Money and Exchange
The acts of exchange that people practice, and upon which their societies are originally based, are only turned into barter in the form of buying and selling through money. Thus, in the end, the market dominates every exchange. Besides the market, methods of exchange persist in the form of offerings.
Because money functions as exchange medium today, it is generally thought to have originated in barter transactions – mistakenly. In communities that have no money in the modern sense, the presentation of gifts is crucially important. The gifts are not swaps; rather, along with other customs, they confirm and reaffirm a basic bond people have with one another.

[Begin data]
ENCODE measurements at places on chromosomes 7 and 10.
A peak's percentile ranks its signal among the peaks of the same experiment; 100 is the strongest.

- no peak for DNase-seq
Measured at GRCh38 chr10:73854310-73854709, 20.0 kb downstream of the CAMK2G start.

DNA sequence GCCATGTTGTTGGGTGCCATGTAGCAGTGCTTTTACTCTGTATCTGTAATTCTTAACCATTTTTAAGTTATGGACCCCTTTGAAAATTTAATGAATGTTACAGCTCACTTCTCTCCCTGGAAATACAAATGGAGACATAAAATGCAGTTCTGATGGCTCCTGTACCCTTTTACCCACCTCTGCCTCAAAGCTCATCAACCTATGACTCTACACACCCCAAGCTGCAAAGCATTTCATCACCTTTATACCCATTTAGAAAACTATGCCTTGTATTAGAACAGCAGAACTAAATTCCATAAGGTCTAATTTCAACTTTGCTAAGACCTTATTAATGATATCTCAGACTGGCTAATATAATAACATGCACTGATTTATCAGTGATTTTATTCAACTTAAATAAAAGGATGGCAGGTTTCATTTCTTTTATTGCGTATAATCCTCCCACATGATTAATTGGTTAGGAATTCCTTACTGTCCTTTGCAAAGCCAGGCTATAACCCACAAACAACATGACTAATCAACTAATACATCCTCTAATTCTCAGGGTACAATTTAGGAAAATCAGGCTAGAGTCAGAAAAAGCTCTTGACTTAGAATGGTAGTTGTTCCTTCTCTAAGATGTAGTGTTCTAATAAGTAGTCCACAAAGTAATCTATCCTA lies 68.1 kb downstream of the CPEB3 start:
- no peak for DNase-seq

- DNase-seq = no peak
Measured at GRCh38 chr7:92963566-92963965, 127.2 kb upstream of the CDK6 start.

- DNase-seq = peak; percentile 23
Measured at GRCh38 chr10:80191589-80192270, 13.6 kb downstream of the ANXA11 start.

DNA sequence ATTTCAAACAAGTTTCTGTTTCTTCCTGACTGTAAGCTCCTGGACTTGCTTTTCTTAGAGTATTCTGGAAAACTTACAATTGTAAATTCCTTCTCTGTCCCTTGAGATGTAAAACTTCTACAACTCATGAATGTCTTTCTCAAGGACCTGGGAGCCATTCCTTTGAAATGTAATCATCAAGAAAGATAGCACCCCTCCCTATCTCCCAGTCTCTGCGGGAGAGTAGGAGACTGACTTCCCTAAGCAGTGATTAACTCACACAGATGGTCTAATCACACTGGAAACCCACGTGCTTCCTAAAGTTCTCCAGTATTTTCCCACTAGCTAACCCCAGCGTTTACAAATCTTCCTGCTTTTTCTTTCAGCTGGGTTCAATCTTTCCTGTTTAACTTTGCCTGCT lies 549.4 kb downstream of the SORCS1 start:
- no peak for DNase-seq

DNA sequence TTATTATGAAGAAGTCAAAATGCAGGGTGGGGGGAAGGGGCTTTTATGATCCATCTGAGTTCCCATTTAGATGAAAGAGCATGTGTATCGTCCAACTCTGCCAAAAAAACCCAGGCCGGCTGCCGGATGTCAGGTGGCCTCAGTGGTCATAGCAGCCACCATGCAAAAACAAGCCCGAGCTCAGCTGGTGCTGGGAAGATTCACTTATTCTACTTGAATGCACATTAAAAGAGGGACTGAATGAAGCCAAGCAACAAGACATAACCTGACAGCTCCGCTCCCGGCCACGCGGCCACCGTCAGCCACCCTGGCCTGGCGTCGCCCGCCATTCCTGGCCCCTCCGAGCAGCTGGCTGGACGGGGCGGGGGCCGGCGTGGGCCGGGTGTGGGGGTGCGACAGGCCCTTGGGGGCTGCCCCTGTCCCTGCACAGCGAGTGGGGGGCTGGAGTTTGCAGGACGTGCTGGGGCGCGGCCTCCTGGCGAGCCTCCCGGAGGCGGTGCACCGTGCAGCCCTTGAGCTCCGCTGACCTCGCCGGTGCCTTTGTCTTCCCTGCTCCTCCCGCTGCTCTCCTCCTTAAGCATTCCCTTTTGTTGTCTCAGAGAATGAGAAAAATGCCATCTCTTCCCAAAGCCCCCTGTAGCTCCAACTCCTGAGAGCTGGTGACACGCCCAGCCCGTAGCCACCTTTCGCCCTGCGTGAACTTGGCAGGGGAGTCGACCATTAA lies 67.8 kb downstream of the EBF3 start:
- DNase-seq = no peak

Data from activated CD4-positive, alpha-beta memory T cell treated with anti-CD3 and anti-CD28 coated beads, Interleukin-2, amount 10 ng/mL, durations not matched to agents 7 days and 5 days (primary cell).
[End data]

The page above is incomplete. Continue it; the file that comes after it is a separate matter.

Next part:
Buying changes ownership of money and goods from one person to another. If the trade is completed, every obligation between the participants is fulfilled and, so, the interaction ends. Buying replaces the all-encompassing social bond with one single obligation: to pay something to someone. Thus buying is both obligatory liquidation and the liquidation of the obligation.
Long before “the market” became a byword, there were only local markets, strictly limited in terms of time and in their range of goods. A coherent market with a common pricing structure only emerges towards the end of the 16th century in Europe. This development gave the market economy its name and coincided with the transformation of money into the universal medium of exchange.